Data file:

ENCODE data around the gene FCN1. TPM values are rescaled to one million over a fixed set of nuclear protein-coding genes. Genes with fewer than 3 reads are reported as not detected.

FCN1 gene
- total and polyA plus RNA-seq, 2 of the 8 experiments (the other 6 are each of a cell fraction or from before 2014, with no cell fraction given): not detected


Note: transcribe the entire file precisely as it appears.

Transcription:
ENCODE data around the gene FCN1. TPM values are rescaled to one million over a fixed set of nuclear protein-coding genes. Genes with fewer than 3 reads are reported as not detected.

FCN1 gene
- total and polyA plus RNA-seq, 2 of the 8 experiments (the other 6 are each of a cell fraction or from before 2014, with no cell fraction given): not detected